Collecting commercial debts involves a process

Collecting commercial debts involves a process

On Behalf of | Apr 18, 2022 | Collections

It’s a good rule of thumb that well-run businesses look for like-minded ones when conducting transactions. Regular customers who continually provide or require goods and services likely have a line of credit. Even though they are responsible companies, their credit application should have their bank information and a personal guarantee from the owner. The contract may also outline interest on a balance or late payment and powers to pursue payment. In addition, businesses should always run a regular, routine asset-liability analysis of each and every customer, even if in good standing. Failure to agree to these terms is a red flag, at least for initially extending credit.

Addressing outstanding accounts

Assuming the above was done, businesses owed money can begin with the following steps to remedy the situation before initiating legal action:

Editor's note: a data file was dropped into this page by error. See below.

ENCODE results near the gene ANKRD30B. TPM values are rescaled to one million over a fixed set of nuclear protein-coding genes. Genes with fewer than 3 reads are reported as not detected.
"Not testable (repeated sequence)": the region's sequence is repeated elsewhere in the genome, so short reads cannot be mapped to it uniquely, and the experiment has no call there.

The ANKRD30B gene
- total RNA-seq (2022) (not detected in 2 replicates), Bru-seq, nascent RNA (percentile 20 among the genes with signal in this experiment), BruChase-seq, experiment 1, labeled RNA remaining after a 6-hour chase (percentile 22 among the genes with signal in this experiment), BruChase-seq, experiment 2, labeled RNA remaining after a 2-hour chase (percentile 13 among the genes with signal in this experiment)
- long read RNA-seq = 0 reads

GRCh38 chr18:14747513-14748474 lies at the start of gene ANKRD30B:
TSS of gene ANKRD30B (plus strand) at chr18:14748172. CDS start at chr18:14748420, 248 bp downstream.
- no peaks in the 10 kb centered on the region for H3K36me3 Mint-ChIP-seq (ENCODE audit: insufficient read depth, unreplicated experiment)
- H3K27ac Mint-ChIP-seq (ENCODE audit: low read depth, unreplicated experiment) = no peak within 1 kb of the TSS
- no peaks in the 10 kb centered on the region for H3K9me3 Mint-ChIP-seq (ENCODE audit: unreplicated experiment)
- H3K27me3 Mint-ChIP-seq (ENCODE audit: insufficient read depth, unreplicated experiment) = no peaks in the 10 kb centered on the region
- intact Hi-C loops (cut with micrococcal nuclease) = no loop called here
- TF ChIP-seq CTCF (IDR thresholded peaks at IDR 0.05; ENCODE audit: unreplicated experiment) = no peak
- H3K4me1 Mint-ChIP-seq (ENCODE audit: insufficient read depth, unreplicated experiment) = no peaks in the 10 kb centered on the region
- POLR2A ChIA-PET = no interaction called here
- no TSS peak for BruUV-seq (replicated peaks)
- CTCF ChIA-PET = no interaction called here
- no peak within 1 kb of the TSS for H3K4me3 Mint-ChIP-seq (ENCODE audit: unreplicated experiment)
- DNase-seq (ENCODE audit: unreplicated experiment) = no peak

Send invoices on time: These should be accurate, easy to read, and contain information on how to pay at least the minimum amount.

Communicate with them: Start by sending a formal letter that their payment is overdue without using overtly threatening language. State the facts and then follow up via telephone, email, or in person. Propose solutions that achieve your goal of getting paid without tainting the business relationship. An attorney can help negotiate a payment plan if the client is open to it.

Weigh legal options: If the client is unresponsive or shows no signs of paying, the business owner needs to weigh their legal options to pursue a judgment against a debtor who owes money. They can do some research on their choices.

The best option

Attorneys who handle business collections know effective strategies for meeting the client’s goals. These legal professionals can do in-depth research and asset-liability analysis to create a plan for the client. It can involve a wide range of actions that comply with the Fair Debt Collections Practices Act and California’s Rosenthal Act. If litigation is the best option, the attorneys can also handle this, leaving the client to focus on running their business.